Sometimes I pose the following question: “Why couldn’t things be simpler?”
And here is the answer: Because if they were, what would there be to fill our life with grief, ragged tympanums, sandy throats and broken walls?
After gathering all of my data on how to tap, I decided to go into Sprutcam and enter the threading operation only to find out it was compiling without doing anything at all. That is, the process was being generated with an empty set of steps. Needless to say, this wasn’t going to work very well…
I do have to admit that the ability to see a simulation is crucial! To have had to go through this nightmare without actually seeing what the program was attempting to do would have taken way much more than the close to two hour that it shaved from my life.
But anyway, here is what happened:
After selecting my centers as you normally do (Double click on one of the half surfaces of the holes you want to apply the Hole Machining operation and press Center under the Job Assignment tab) I chose the tool as my #8-32 Tap. It looks something like this:
If you are a CAMing expert, you will be able to spot what the problem is by just looking at this page. If so, you will be able to correct the issue in seconds. Perhaps this is why it took me anywhere in between 3600 to 7200 seconds (across two days of pulling my hair) to finally figure this out. I will get back to this…
Next step is to select the Feeds and Speeds. This is where most of the documentation on the web is available and it is also one of the topics from my previous post. Pretty much everything out there will tell you to use 300 RPM, but after reading on some forums, this appears to be too slow a speed rate. Anyway, there are tables and there are pieces of software which will tell you what RPM to choose. Then you divide this number of RPM by the thread pitch, and that is your feed. In my case I chose 800 RPM, and since this is an 8-32 screw, 800RPM/32TPI = 25 IPM.
Finally, we need to select the actual strategy which is the tab where we specify the “tapping” operation. There really is not that much to it. By following Tormach’s recommendation, all we need to do is make every value equal to zero, except the dwell time which should be 0.3 seconds. Everything else (not shown on the picture for some weird capturing reason) is as default.
If everything is right, you should just be able to press the “RUN” button and get it over with, right? Err, wrong! Because as it turns out, everything is NOT right. As I detailed earlier, there is a bug in one of the previous screens. Were you able to spot it? Let me show you the result, which is so frustrating here is where the wall banging session begins…
Notice there is nothing below the Threading operation. You may be wondering what do I mean by nothing when clearly there is something there. Well, not really. The stuff you see here is basically a preamble. In this case, a preamble to NOTHING! What you want to see is this:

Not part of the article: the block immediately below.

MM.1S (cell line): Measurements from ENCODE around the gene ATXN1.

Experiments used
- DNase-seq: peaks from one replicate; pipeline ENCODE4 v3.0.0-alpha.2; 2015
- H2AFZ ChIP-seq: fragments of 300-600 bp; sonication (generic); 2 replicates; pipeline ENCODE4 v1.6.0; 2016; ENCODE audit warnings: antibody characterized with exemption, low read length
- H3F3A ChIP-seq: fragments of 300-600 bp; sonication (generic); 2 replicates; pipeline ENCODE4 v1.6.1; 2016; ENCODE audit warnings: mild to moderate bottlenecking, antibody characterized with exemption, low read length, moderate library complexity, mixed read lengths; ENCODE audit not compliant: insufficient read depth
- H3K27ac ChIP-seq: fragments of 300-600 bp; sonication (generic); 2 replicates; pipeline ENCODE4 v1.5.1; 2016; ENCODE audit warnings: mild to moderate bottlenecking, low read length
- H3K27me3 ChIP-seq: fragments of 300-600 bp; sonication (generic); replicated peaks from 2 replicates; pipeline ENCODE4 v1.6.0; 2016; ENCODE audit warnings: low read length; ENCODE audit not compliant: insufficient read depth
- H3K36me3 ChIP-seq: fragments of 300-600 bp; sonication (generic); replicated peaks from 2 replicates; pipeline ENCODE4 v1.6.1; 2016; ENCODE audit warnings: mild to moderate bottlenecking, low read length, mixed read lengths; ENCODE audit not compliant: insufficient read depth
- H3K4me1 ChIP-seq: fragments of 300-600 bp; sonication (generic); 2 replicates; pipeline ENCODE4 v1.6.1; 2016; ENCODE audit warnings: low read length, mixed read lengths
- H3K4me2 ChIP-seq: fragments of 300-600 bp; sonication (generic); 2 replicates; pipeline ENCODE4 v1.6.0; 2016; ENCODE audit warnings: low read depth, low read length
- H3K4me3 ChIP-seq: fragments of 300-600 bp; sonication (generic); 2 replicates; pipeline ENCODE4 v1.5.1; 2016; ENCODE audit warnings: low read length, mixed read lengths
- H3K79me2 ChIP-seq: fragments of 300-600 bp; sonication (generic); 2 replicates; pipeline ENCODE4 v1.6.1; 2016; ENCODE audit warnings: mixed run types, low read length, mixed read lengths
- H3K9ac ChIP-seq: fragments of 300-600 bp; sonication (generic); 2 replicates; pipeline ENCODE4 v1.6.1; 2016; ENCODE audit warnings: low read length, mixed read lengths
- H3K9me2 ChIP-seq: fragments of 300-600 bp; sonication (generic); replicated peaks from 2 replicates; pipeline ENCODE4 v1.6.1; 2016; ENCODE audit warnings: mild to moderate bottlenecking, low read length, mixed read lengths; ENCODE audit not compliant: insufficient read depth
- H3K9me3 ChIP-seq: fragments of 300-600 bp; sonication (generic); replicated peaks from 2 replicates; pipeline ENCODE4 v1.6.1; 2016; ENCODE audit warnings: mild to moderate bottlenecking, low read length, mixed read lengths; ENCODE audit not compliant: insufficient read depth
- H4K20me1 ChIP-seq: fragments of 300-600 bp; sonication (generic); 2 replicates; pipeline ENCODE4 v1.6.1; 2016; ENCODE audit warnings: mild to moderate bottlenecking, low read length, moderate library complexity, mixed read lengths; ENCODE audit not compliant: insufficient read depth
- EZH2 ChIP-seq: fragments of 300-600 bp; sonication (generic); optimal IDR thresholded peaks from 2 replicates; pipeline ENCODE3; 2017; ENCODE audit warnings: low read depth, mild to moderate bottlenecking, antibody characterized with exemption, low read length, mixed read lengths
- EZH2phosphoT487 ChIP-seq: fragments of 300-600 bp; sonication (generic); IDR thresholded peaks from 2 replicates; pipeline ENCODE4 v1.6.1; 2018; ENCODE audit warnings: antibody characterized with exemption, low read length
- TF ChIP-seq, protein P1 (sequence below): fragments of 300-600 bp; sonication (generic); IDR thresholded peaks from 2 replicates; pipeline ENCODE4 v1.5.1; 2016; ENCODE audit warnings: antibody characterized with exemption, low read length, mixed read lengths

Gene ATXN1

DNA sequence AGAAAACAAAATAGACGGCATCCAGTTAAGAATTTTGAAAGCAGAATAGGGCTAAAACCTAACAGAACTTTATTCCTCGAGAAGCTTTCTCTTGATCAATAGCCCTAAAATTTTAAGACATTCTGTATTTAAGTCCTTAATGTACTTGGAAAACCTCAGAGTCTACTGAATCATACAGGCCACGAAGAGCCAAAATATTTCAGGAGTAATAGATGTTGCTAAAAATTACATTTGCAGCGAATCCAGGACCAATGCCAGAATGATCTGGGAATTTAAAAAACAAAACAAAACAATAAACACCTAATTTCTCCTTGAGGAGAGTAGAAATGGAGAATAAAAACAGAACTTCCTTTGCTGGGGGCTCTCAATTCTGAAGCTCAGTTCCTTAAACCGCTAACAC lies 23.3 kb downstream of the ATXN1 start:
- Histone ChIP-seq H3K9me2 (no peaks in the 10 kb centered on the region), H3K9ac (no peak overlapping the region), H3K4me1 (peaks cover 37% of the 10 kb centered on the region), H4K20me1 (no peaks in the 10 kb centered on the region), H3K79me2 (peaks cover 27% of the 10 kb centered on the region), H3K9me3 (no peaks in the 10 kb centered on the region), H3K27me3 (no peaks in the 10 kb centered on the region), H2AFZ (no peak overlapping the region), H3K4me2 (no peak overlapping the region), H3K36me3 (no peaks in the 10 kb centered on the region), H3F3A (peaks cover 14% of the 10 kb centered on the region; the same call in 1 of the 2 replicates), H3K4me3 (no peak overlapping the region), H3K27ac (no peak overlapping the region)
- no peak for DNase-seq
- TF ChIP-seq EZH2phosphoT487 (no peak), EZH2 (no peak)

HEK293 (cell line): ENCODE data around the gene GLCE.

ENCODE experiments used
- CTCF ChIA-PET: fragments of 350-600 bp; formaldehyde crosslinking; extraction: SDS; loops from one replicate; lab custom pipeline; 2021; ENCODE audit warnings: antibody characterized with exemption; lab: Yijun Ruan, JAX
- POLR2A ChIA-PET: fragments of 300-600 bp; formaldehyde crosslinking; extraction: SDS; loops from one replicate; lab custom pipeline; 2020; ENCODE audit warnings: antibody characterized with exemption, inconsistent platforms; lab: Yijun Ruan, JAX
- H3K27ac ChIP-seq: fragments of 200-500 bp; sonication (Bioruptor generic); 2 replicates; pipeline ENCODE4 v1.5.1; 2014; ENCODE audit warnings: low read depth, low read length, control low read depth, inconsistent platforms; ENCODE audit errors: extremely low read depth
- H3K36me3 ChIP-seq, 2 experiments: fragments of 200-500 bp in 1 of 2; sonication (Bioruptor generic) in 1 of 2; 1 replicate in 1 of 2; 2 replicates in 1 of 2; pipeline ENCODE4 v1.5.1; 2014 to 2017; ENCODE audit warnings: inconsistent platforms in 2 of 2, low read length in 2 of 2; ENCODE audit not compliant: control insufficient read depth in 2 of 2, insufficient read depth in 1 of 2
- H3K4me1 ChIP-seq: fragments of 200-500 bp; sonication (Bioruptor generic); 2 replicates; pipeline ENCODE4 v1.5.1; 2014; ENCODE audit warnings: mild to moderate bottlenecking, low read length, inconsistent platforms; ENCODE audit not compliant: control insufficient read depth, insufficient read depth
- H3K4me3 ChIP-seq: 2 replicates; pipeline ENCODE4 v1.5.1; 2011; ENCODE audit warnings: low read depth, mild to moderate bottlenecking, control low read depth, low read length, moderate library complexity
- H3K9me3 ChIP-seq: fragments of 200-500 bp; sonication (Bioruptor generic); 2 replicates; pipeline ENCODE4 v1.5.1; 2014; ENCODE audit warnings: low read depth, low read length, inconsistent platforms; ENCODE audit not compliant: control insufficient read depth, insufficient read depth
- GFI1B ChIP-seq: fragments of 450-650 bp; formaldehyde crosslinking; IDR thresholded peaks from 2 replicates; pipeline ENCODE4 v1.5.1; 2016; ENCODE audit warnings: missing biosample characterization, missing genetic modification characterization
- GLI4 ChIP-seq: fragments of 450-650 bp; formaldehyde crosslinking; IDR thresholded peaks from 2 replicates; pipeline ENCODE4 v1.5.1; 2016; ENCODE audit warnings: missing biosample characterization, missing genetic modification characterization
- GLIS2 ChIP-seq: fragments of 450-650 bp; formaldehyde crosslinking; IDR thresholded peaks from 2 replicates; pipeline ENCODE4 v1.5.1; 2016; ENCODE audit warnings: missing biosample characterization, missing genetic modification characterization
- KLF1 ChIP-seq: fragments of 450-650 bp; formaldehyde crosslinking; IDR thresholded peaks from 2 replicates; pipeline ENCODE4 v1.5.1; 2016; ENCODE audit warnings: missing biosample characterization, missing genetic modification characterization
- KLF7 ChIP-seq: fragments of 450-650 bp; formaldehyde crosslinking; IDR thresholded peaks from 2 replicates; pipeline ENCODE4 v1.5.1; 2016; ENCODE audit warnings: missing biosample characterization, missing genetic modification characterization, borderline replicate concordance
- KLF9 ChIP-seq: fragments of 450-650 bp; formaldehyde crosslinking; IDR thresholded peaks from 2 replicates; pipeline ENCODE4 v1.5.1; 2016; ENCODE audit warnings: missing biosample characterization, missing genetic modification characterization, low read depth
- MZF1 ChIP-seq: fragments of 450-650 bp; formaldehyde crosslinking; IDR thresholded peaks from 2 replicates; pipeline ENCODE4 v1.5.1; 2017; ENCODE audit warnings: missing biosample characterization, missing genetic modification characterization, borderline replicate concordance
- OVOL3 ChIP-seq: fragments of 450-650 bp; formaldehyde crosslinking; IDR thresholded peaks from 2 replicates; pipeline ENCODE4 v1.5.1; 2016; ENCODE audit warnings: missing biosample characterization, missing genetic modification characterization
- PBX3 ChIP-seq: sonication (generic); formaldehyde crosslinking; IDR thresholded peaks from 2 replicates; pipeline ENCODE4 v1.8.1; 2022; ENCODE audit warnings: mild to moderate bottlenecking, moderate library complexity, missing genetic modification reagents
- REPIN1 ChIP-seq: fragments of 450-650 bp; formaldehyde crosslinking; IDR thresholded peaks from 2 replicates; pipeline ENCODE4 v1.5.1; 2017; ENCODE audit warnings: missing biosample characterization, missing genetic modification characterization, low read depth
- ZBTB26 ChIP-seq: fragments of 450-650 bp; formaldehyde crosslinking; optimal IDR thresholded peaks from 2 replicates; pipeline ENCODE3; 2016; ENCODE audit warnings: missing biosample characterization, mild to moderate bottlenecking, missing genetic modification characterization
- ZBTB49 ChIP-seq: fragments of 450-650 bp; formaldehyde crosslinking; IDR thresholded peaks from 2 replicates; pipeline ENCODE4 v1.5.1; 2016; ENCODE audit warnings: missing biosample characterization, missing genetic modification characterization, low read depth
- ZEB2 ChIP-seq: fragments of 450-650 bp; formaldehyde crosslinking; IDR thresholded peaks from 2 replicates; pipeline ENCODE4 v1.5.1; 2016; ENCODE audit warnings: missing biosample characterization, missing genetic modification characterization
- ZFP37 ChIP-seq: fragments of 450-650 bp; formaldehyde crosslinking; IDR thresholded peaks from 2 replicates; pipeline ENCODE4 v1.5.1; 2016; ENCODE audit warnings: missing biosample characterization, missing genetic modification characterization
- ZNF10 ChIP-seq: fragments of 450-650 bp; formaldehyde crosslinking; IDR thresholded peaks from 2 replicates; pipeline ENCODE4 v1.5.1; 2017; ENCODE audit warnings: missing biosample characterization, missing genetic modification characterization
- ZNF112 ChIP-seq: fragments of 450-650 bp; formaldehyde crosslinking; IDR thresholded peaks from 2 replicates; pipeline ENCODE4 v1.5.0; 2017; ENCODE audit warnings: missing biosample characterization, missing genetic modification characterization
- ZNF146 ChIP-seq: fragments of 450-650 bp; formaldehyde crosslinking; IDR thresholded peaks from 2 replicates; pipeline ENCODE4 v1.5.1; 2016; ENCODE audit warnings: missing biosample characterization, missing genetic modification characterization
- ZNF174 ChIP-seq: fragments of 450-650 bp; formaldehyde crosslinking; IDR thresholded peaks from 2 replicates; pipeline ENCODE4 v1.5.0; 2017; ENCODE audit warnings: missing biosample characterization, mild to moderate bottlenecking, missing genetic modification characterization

As you can see, Sprutcam has now applied the Threading operation to my 4 holes, whereas on the previous instances there were no holes to be found. What an A HOLE!!! But as it turns out, it was me the A Hole, or in this case the idiot not realizing there was a bug in my programming.
Let me give you a list of what it isn’t so you don’t waste your time trying all of these alternatives on your next tapping endeavor:
1. It is not a bug with Sprutcam.
2. It is not a matter on how you select the hole centers. You still do it like you have been doing it before and you do not need to select both half surfaces of the screw. One is all you need!
3. You do not need to modify the hole properties on the Hole Editing window.
4. You do not need to…
You know what? I bet what you want to know is what is the frigging bug and what are all of the things that I tried to no avail.
The bug is actually quite simple! If you go back to the tool selection picture, you will notice my tap has a diameter of 0.099″. This is a copy+paste error from when I copied the #6-32 tap into the new #8-32 tap. The problem is that to make an #8-32 threaded hole, you need a 0.140″ drill. If you tell Sprutcam to use a tap that is way smaller than this already existing hole (e.g. 0.099″), then Sprutcam is going to say:
“Well, I would run this operation but there is no material to be removed, so I am just going to skip it.”
WHAMMO!!!!!! I would be pissed at Sprutcam, but as it turns out this is the right answer. Why would you work arduously in doing something which is already done? The solution then is to specify the tab to have a diameter larger than the existing hole so that Sprutcam can be happy and feel like it is removing some material with the tap. Hey! SW suites also want to be happy!
What eventually solved the problem for me was to use a tap diameter of 0.14″. And with that I can now finally go to the machine and get the darned part manufactured. I was supposed to finish all of this on Friday, but Sunday will have to do. Long day ahead, so let me get busy!